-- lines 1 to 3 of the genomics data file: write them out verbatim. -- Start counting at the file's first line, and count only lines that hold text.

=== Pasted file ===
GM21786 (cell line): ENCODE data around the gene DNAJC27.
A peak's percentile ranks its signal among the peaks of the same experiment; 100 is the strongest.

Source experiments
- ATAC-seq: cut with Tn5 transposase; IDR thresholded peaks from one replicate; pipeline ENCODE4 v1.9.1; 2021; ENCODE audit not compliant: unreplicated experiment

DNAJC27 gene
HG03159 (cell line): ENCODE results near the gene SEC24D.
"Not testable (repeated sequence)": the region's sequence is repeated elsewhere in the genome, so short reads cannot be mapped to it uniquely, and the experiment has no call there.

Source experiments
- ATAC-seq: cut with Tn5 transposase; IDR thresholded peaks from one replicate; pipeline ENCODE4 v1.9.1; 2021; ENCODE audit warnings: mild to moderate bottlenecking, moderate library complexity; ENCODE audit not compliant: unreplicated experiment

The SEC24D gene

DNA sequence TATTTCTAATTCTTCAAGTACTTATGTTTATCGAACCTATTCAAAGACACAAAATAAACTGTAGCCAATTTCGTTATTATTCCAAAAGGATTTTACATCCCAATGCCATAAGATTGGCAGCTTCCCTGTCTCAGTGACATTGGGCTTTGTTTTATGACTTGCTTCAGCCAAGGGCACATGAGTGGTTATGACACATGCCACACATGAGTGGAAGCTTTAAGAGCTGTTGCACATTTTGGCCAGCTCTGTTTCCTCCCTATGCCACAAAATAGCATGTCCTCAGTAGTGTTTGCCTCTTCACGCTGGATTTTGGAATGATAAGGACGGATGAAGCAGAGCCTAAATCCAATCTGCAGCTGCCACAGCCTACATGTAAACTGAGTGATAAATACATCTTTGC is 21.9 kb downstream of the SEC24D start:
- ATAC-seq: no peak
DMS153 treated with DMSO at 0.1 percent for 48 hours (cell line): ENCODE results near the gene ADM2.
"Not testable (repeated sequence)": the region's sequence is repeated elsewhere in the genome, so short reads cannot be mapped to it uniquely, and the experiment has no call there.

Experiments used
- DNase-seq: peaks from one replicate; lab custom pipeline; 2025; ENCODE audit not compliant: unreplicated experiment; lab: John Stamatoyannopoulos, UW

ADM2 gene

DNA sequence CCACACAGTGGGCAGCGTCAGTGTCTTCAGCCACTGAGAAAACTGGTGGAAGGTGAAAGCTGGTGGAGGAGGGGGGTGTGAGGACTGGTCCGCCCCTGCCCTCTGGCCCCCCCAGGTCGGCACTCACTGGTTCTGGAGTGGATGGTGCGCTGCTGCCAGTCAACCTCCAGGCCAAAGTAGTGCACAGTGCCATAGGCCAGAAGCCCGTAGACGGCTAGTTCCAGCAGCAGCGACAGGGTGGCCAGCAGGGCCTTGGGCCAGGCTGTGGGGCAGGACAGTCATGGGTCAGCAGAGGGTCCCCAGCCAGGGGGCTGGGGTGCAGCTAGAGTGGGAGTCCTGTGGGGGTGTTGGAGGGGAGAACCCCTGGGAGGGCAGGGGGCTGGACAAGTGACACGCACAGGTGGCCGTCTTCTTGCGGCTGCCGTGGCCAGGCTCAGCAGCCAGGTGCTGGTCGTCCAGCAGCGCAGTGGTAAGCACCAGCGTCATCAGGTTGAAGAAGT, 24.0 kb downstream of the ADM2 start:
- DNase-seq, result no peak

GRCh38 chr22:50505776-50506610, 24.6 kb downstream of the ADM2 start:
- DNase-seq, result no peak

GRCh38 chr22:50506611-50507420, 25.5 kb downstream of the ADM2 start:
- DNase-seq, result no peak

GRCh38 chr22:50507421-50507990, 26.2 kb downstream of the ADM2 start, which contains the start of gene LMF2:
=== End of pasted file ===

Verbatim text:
GM21786 (cell line): ENCODE data around the gene DNAJC27.
A peak's percentile ranks its signal among the peaks of the same experiment; 100 is the strongest.

Source experiments